Posted April 3, 2021 by Adam Ghiggino in Feature
 
 

Fortress Melbourne survived 2020, now it’s back to provide the “Ferrari” of game experiences


The opening of Fortress Melbourne was, by all accounts, a huge success. The owners remember the two-level video-game themed entertainment complex, situated in Melbourne’s Emporium shopping centre, packed to the brim with excited fans and curious newcomers, with lines down the street waiting for entry. The belief its founders had in its premise seemed vindicated – a public venue that offered video game players and nerds of all kinds an arena to socialise, enjoy food and drink and enjoy entertainment, including live grand-scale e-sports competitions. Then, six days later, COVID hit Australia.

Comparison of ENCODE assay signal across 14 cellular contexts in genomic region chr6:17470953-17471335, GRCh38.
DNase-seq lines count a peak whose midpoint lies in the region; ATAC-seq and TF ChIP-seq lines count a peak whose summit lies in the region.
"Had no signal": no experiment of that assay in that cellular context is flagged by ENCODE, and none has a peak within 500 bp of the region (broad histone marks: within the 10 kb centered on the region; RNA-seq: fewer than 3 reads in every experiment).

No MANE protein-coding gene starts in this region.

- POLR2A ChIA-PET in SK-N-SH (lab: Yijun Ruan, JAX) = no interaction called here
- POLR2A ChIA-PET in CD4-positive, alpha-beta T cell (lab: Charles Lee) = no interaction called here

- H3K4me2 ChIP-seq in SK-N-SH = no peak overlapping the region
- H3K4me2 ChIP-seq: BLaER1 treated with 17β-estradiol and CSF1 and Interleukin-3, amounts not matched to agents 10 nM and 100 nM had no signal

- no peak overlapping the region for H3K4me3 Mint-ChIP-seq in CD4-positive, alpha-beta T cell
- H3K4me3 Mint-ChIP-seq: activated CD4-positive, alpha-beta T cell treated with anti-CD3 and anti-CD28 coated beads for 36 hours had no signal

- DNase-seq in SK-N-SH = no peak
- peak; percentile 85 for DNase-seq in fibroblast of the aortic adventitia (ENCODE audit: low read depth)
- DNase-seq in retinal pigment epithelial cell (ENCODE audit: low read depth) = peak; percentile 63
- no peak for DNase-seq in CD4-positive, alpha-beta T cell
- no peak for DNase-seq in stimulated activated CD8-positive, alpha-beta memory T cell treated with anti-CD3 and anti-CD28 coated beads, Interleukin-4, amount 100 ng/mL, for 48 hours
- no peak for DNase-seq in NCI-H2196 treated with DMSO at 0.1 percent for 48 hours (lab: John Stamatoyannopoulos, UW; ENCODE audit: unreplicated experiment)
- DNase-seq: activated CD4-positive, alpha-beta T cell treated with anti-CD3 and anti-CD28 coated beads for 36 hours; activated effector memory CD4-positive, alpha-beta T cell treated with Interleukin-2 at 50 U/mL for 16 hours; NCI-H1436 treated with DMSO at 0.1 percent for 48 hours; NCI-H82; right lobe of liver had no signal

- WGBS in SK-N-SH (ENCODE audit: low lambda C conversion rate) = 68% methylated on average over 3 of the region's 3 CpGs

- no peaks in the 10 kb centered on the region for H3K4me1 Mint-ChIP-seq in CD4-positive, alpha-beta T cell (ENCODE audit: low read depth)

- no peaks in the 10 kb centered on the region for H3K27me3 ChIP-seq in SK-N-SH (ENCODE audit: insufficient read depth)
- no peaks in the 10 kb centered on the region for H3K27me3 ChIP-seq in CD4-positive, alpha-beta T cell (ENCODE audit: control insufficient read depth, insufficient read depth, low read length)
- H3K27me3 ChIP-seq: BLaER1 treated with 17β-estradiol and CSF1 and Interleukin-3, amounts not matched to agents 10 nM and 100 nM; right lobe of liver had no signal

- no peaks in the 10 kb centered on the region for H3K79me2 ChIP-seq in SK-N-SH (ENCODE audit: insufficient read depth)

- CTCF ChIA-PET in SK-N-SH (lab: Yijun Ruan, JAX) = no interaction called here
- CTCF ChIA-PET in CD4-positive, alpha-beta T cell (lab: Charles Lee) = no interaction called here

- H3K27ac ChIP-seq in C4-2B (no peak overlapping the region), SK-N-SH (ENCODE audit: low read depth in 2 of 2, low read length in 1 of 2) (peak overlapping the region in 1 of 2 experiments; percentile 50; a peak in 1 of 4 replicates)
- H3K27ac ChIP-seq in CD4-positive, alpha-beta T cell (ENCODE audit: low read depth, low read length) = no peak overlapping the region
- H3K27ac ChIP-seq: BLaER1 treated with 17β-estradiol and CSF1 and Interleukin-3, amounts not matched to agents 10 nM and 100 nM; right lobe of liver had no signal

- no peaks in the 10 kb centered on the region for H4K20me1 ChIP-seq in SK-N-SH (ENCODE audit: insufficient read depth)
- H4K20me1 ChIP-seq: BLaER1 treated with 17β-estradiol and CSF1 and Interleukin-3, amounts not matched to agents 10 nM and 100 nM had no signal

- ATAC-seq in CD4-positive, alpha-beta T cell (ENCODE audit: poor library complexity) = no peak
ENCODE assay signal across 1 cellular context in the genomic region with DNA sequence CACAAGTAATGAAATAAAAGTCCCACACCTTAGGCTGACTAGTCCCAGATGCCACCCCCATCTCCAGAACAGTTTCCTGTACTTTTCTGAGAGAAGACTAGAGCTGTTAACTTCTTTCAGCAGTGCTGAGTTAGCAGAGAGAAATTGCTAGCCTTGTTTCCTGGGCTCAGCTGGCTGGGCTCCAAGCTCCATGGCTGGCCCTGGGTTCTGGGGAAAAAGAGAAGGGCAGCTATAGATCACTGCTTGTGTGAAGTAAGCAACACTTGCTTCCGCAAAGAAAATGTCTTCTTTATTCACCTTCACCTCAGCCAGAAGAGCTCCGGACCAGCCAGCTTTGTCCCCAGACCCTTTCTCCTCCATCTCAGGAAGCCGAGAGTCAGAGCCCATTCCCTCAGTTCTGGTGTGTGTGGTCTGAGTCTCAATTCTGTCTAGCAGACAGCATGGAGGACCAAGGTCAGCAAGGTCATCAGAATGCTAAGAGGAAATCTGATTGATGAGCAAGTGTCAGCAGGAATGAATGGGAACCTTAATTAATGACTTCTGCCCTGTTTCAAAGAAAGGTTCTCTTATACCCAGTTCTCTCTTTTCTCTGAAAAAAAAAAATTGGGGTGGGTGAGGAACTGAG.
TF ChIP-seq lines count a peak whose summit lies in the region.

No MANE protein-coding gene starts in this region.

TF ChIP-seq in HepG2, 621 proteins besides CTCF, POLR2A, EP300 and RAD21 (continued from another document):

It would be an understatement to say the intervening year has been tough for Fortress Melbourne. The multi-million dollar complex was forced to lockdown, as suddenly COVID meant the social gatherings Fortress had been banking on, could simply not be allowed to occur with the virus in the community. Many staff, particularly casuals were laid off immediately. Then, the wait began to re-open, and to find any way to keep the business afloat in the meantime. To keep the kitchen busy, and to get through food that would otherwise go bad, Fortress initiated a program to sell prepared food for staff, who could pay for cheap meals delivered to them. Eventually, even an ill-fated attempt at UberEats was trialled.